To evaluate the noise quality of the Canon EOS M100’s sensor, I photographed this still-life scene with it in RAW+JPEG mode at every sensitivity using the EF-M 15-45mm f3.5-6.3 IS STM at f5.6. The camera was mounted on a tripod and the stabilisation was disabled for these tests. JPEGs were generated using the default in-camera settings, while RAW files were processed in Adobe Camera RAW using sharpening of 50 / 0.5 / 36 / 10 and with all noise reduction disabled. The full scene is shown below with the red rectangle indicating the area I cropped for presentation at 100% below. The out of camera JPEGs are on the left with the processed RAW crops on the right.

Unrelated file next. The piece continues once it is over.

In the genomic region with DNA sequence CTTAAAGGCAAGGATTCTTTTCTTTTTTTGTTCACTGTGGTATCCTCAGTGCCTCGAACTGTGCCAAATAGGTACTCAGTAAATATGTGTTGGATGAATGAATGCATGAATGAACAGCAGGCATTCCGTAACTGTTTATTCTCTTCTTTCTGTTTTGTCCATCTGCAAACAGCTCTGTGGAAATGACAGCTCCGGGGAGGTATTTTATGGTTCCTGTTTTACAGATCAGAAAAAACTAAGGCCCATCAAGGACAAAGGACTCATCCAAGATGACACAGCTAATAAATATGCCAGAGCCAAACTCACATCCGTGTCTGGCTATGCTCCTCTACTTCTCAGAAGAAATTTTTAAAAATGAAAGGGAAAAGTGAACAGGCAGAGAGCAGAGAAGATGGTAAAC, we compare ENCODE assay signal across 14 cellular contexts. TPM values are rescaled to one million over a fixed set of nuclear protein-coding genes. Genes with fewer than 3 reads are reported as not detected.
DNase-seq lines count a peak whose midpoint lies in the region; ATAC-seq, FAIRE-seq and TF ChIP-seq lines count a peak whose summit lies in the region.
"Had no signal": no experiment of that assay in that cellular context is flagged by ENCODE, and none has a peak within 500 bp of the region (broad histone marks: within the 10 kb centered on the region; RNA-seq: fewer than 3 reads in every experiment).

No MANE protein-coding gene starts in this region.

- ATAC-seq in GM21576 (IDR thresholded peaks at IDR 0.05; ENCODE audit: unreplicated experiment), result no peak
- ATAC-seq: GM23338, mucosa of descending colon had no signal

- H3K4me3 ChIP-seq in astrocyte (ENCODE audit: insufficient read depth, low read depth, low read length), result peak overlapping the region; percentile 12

The crops below make for an interesting comparison if only because they show what an excellent job Canon’s noise reduction algorithm does at every ISO sensitivity. Even at the base 100 ISO sensitivity the 24 Megapixel sensor is generating a little bit of noise that’s visible in the RAW crop, but not in the out of camera JPEG. The price you pay for eliminating the noise is loss of detail, which at the lower ISO sensitivity settings is very slight but becomes more obvious in the comparisons from about 400 ISO upwards.
What can you take away from this comparison? Well, if you’re prepared to put up with a little bit of noise in your images, processing the RAW files will allow you squeeze a little more detail from them – that’s an option well worth pursuing particularly in the middle of the sensitivity range – say 400 to 3200 ISO.
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